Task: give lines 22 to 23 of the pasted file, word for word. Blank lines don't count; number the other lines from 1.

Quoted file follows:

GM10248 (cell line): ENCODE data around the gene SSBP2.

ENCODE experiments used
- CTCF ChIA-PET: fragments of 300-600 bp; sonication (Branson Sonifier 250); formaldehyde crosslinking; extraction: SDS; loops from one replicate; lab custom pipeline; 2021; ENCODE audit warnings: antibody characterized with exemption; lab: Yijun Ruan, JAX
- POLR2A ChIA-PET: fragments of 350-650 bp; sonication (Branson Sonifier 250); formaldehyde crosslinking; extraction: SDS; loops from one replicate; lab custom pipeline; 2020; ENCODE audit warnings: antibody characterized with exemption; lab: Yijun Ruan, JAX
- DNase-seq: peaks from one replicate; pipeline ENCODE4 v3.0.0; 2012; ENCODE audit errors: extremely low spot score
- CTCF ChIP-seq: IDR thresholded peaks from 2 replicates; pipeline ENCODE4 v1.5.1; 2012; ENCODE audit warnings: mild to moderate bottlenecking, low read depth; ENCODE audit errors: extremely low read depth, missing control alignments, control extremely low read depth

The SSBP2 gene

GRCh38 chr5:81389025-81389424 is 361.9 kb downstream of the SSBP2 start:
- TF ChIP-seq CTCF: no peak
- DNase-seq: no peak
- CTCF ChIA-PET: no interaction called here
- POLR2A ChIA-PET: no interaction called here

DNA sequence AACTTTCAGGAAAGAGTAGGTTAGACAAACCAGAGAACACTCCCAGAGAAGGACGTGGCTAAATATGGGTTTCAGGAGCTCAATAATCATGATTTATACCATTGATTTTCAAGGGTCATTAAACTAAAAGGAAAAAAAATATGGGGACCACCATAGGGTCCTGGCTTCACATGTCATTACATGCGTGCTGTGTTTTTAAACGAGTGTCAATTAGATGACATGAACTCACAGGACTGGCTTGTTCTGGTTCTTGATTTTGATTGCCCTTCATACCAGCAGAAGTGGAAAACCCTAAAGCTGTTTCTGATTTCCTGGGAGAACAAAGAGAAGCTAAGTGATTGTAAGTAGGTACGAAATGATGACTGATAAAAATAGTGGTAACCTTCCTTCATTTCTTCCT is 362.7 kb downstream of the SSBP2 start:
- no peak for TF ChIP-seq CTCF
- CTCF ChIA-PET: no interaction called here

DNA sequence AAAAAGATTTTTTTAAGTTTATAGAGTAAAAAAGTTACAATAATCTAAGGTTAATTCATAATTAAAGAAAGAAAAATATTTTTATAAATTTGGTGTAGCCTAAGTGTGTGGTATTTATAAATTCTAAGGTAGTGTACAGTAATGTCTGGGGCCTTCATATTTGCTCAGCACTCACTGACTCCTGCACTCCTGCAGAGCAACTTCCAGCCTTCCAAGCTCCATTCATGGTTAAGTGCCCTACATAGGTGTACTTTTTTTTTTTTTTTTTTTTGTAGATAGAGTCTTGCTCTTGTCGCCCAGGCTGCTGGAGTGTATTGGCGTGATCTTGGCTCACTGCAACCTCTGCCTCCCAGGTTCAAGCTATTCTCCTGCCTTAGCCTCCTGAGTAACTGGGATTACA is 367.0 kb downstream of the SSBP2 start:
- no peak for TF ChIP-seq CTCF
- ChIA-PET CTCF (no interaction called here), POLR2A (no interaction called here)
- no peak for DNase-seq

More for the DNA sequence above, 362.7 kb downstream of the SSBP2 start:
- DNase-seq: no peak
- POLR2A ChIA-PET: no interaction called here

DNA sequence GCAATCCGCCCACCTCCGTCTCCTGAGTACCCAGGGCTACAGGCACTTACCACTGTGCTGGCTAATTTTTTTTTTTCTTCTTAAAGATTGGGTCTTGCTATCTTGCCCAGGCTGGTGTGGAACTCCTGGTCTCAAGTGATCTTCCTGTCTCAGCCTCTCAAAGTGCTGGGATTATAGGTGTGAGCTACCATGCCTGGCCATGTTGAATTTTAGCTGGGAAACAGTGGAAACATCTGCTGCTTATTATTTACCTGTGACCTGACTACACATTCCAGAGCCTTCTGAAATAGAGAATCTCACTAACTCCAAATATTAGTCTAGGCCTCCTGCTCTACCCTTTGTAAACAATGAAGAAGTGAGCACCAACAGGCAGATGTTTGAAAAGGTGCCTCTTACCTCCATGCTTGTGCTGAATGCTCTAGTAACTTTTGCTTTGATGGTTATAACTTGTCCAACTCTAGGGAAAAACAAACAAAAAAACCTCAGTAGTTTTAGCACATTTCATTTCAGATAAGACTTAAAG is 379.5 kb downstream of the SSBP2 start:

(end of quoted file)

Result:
- POLR2A ChIA-PET: no interaction called here

DNA sequence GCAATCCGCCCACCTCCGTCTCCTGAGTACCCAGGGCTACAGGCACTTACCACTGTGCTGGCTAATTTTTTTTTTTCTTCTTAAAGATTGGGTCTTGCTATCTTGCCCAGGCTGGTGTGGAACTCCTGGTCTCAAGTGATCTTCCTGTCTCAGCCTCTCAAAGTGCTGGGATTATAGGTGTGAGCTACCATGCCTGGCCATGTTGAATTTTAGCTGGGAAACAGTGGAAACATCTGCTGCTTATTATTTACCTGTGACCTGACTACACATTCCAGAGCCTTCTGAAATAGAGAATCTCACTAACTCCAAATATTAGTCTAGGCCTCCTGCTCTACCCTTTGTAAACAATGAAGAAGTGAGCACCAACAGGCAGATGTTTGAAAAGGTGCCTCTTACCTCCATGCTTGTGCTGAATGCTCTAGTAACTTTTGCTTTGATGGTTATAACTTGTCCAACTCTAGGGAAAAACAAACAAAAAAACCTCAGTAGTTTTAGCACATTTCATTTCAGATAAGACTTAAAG is 379.5 kb downstream of the SSBP2 start: